In the lead up to the Black Summer fires, eastern Australia experienced the hottest and driest year on record. The drought and associated heatwaves triggered widespread canopy die-off.
Extremes of drought and heat can directly kill plants. And this increase in dead vegetation may increase the intensity of fires.
Another problem is that by coping with drought and heat stress, plants may deplete their stored energy reserves, which are vital for resprouting new leaves following fire. Depletion of energy reserves may result in a phenomenon called “resprouting exhaustion syndrome”, where fire-adapted plants no longer have the reserves to regenerate new leaves after fire.
Therefore, fire can deliver the final blow to resprouting plants already suffering from drought and heat stress.
Drought and heatwaves could also be a big problem for seeds. Many species rely on fire-triggered seed germination to survive following fire, such as many species of wattles, banksias and some eucalypts.
But drought and heat stress may reduce the number of seeds that get released, because they limit flowering and seed development in the lead up to bushfires, or trigger plants to release seeds prematurely.
For example, in Australian fire-prone ecosystems, temperatures between 40℃ and 100℃ are required to break the dormancy of seeds stored in soil and trigger germination. But during heatwaves, soil temperatures can be high enough to break these temperature thresholds. This means seeds could be released before the fire, and they won’t be available to germinate after the fire hits.
Heatwaves can also reduce the quality of seeds by deforming their DNA. This could reduce the success of seed germination after fire.
What about insects? The growth of new foliage following fire or drought is tasty to insects. If pest insect outbreaks occur after fire, they may remove all the leaves of recovering plants. This additional stress may push plants over their limit, resulting in their death.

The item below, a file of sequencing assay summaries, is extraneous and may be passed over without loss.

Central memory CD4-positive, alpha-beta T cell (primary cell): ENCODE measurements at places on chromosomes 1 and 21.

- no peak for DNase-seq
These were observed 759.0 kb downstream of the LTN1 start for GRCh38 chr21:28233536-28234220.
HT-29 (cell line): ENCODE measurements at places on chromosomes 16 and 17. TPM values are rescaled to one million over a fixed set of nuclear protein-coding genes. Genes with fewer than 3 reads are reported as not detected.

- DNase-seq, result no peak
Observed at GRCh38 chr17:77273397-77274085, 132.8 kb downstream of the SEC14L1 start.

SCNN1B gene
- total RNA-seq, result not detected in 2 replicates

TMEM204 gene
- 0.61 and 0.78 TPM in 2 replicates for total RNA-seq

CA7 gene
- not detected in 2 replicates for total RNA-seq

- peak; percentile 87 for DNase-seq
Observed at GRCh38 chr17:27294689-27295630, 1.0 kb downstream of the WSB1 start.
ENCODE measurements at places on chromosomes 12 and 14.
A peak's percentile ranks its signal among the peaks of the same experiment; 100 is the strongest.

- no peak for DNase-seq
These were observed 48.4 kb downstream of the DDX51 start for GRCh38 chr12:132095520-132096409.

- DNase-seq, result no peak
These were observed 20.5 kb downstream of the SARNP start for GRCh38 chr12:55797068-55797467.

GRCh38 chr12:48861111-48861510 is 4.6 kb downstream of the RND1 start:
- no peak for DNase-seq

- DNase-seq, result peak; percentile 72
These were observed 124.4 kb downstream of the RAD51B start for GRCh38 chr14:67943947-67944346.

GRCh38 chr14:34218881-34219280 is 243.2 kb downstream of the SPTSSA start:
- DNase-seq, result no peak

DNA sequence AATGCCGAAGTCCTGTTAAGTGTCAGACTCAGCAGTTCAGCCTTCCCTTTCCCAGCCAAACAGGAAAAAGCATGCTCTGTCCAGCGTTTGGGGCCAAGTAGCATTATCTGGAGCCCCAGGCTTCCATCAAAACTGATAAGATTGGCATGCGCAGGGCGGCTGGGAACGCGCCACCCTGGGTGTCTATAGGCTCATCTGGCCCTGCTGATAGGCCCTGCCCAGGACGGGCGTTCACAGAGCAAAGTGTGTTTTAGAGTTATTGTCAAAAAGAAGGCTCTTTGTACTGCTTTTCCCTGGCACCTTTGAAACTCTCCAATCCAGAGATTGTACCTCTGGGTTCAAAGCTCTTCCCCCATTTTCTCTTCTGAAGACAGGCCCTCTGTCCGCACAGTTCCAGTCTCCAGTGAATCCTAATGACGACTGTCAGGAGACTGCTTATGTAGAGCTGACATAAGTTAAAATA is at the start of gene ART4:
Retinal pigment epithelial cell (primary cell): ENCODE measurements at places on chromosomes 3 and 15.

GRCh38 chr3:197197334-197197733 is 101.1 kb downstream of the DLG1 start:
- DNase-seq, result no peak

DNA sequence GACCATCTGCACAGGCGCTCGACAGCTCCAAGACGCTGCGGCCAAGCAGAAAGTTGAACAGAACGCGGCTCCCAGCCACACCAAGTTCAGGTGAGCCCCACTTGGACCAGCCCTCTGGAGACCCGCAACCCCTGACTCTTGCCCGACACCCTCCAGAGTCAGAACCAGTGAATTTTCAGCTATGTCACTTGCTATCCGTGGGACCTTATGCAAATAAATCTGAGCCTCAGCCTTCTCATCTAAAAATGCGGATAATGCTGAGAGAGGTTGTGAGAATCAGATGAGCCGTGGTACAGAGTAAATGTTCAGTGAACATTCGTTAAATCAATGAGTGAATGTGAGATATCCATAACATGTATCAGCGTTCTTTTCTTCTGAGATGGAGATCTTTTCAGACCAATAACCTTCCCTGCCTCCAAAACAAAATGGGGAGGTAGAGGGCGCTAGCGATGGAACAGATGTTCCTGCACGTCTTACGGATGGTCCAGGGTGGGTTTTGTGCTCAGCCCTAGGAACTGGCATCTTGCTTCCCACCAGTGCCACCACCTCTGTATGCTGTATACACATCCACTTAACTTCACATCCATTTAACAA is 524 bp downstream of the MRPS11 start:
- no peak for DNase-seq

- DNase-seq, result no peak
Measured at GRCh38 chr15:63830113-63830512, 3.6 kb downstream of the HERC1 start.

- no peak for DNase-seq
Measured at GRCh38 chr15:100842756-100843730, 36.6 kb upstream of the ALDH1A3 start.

This phenomenon has more typically been obverved in eucalypts following drought, where repeated defoliation (leaf loss) by pest insects triggered dieback in recovering trees.
When threats pile up
We expect many vegetation communities will remain resilient in the short-term, including most eucalpyt species.
But even in these resilient forests, we expect to see some changes in the types of species present in certain areas and changes to the structure of vegetation (such as the size of trees).
As climate change progresses, many fire-prone ecosystems will be pushed beyond their historical limits. Our new research is only the beginning — how plants will respond is still highly uncertain, and more research is needed to untangle the interacting effects of fire, drought, heatwaves and pest insects.
We need to rapidly reduce carbon emissions before testing the limits of our ecosystems to recover from fire.
Rachael Helene Nolan, Postdoctoral research fellow, Western Sydney University; Andrea Leigh, Associate Professor, Faculty of Science, University of Technology Sydney; Mark Ooi, Senior Research Fellow, UNSW; Ross Bradstock, Emeritus professor, University of Wollongong; Tim Curran, Associate Professor of Ecology, Lincoln University, New Zealand; Tom Fairman, Future Fire Risk Analyst, The University of Melbourne, and Víctor Resco de Dios, Profesor de Incendios y Cambio Global en PVCF-Agrotecnio, Universitat de Lleida